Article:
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BOSTON — The Apolipoprotein E (APOE) gene can induce psychosis in subjects with a neuropathologically confirmed diagnosis of Alzheimer’s disease (AD), according to research presented at the 2017 American Academy of Neurology Annual Meeting, April 22-27, in Boston, Massachusetts. However, this association was only considered significant in females.
While the APOE4 allele is one of the strongest determinants of AD, limited research exists examining the association between it and psychosis in neuropathologically confirmed AD. The development of Lewy bodies, which occurs in approximately 50% of patients with AD, was also recently found to be associated with APOE4.
In a study funded by the Canadian Institutes of Health Research, researchers from the Institute of Medical Science at the Li Ka Shing Knowledge Institute in Toronto, Ontario, Canada, studied the relationship between psychosis presentation in APOE4 and the role of Lewy body pathology using data obtained from the National Alzheimer’s Disease Coordinating Centre. They used the quick version of the Neuropsychiatric Inventory Questionnaire (NPI-Q) to identify female and male patients with a history of psychosis during the course of their illness.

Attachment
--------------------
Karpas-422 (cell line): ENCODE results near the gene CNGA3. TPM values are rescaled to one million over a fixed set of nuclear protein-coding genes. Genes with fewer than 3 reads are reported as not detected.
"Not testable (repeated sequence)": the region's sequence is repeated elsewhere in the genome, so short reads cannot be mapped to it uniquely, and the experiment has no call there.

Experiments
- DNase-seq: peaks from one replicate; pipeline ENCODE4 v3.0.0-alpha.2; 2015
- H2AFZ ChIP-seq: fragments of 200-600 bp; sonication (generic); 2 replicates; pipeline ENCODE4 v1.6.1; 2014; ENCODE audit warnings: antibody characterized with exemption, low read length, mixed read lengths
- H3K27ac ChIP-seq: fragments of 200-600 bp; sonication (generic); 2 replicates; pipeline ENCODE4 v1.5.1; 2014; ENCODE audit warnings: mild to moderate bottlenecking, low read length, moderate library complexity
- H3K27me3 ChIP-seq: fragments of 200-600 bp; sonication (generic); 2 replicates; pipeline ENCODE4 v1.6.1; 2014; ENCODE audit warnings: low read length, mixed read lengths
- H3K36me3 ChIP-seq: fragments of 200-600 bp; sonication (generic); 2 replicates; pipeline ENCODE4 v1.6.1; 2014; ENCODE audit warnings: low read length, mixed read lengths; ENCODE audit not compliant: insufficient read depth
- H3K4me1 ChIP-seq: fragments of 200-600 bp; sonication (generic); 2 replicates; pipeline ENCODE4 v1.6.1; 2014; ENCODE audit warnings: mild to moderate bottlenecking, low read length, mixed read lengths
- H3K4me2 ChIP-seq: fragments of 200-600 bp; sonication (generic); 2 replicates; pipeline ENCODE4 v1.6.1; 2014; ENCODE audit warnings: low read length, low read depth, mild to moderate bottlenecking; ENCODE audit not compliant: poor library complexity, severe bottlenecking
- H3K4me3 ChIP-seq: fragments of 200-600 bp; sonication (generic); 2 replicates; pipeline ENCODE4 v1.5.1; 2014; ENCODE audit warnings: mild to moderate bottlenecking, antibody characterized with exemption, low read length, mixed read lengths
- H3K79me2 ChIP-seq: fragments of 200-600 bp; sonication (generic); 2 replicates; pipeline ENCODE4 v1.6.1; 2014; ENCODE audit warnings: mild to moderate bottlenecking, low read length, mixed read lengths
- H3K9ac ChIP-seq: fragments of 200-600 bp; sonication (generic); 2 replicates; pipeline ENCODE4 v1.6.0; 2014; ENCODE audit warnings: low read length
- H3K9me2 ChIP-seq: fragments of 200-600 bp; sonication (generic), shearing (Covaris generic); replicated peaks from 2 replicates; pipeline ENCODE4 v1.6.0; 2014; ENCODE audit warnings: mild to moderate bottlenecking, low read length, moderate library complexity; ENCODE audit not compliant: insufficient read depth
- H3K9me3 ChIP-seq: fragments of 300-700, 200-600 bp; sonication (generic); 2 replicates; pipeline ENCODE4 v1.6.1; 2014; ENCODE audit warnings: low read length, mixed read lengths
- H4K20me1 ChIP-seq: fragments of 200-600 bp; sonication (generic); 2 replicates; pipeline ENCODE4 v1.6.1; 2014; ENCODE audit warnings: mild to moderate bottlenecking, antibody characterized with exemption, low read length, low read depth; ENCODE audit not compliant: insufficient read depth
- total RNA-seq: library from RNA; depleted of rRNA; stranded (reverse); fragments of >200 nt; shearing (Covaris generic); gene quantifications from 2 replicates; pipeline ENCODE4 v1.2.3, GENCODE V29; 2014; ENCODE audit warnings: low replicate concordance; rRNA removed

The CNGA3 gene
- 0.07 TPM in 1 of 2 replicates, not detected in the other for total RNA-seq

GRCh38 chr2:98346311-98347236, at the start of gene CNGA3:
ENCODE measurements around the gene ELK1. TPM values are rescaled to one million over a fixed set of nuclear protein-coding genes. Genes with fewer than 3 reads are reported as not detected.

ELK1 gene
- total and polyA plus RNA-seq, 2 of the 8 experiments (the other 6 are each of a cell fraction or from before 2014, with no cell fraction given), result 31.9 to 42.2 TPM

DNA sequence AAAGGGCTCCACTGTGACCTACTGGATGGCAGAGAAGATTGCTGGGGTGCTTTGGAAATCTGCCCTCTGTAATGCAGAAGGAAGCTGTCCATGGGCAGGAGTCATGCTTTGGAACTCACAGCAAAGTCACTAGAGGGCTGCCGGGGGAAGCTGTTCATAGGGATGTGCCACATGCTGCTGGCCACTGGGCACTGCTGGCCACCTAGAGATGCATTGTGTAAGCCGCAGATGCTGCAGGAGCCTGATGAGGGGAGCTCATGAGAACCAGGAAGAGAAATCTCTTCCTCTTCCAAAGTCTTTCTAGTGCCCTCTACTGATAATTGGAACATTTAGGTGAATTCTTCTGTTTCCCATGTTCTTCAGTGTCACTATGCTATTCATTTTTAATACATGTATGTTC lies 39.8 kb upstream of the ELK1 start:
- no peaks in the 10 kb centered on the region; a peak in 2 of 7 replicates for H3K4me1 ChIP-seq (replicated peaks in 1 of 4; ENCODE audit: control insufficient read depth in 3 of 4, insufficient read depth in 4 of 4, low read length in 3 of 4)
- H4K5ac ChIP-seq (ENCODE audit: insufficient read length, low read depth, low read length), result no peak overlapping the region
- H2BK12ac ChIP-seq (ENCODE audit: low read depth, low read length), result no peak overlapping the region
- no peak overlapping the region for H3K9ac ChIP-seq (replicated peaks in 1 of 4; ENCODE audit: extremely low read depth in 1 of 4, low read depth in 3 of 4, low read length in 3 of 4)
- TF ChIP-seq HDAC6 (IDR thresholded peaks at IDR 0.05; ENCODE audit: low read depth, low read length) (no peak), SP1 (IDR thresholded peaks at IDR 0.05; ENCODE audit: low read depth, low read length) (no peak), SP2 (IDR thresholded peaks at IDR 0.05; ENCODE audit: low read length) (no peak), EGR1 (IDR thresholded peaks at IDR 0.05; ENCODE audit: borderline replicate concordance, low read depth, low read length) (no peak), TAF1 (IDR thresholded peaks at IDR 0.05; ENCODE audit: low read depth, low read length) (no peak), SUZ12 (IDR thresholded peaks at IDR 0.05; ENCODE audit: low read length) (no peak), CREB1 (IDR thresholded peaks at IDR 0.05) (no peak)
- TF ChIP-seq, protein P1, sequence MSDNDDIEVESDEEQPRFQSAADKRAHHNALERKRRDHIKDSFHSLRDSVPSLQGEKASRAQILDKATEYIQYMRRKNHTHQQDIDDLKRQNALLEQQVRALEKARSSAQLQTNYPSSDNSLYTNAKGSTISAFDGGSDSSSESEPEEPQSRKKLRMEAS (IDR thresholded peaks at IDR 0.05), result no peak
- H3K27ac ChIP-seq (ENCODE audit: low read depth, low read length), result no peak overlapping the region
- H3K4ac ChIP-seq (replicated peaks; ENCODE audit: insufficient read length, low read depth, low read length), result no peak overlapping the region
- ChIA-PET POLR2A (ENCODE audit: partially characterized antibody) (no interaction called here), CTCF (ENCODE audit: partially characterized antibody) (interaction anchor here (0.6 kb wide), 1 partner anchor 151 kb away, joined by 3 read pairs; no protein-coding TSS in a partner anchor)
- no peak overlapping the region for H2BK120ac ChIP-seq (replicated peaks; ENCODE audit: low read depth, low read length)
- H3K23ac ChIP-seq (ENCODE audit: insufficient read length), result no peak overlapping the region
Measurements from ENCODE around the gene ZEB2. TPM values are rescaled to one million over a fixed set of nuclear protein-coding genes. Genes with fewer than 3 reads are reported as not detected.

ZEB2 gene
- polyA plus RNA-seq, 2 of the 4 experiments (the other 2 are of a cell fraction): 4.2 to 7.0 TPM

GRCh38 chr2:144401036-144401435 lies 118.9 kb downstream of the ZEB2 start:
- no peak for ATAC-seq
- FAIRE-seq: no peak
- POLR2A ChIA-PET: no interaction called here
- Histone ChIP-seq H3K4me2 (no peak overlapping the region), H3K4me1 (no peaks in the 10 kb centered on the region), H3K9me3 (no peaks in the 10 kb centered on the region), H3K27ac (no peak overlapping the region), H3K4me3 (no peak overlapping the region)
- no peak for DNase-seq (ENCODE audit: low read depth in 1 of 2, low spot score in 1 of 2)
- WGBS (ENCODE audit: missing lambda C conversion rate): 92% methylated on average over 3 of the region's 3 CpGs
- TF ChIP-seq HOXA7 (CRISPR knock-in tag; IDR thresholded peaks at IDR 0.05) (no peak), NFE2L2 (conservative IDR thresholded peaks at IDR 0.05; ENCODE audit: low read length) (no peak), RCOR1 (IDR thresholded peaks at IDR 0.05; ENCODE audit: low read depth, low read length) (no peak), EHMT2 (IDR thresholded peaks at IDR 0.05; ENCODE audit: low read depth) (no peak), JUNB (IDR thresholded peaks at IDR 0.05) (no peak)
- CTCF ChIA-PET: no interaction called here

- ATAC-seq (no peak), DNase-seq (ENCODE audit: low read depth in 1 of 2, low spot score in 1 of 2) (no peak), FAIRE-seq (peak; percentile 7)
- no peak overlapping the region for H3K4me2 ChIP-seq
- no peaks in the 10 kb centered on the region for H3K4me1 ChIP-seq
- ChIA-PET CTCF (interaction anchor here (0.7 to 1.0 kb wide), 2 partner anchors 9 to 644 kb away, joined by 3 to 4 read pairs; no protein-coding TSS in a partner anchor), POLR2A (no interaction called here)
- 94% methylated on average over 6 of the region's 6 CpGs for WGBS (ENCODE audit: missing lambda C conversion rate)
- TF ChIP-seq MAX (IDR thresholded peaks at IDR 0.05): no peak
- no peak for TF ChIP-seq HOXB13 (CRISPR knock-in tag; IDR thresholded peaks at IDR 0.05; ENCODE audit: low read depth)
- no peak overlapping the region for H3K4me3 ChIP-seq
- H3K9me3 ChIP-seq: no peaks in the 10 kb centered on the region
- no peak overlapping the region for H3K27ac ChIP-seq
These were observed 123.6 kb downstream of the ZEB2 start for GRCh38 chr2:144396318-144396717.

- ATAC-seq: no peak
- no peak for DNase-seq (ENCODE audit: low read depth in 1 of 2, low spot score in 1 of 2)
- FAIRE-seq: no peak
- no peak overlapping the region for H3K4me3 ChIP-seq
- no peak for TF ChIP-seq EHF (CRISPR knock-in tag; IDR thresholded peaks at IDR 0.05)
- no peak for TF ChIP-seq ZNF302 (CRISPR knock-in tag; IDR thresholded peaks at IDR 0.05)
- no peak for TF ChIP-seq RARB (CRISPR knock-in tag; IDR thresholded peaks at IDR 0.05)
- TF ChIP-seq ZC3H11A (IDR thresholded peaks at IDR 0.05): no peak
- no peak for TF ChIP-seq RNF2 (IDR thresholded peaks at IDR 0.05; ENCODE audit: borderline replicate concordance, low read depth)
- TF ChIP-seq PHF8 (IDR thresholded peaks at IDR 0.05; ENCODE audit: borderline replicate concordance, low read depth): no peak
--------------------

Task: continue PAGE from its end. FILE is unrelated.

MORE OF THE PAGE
The researchers found 1509 subjects with severe AD, in whom the presence of APOE4 was associated with the development of psychotic symptoms – both delusions and hallucinations – in a gene dose-related manner. However, this effect, which reached significance for 2 alleles, was only observed in subjects with comorbid Lewy bodies and was much more pronounced in female subjects.
“The APOE4 has a female-specific gene dose effect in inducing psychosis, both delusions and hallucinations in AD,” said lead researcher Julia Kim. “The contribution of APOE4 to the development of psychosis in AD may be mediated by Lewy bodies.”
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Kim J, Fischer C, Schweizer T, Munoz D. Neuropathological basis of apolipoprotein E genotype on psychosis in Alzheimer’s disease. Presented at: 2017 American Academy of Neurology Annual Meeting. April 22-28, 2017; Boston, MA. Abstract P2.089.
This article originally appeared on Psychiatry Advisor